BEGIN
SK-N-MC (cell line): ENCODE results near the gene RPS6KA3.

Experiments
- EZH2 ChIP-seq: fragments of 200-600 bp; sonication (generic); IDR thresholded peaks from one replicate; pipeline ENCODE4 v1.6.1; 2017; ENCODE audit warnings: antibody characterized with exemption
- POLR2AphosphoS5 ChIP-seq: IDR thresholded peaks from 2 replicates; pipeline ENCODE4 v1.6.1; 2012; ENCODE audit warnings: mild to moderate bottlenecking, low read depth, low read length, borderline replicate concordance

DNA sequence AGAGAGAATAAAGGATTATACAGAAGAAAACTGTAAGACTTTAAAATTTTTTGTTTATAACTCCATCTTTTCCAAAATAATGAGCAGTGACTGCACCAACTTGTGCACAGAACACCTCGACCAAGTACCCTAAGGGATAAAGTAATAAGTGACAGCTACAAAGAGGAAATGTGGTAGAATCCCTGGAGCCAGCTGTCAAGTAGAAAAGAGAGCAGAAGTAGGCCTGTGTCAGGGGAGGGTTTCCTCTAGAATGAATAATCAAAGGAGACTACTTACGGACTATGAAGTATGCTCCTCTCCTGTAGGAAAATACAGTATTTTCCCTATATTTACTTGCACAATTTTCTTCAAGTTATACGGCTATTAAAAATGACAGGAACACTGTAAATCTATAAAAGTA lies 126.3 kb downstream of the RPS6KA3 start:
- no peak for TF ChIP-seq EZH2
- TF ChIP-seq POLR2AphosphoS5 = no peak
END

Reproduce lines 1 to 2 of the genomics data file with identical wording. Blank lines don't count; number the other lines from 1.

SK-N-MC (cell line): ENCODE results near the gene RPS6KA3.

Experiments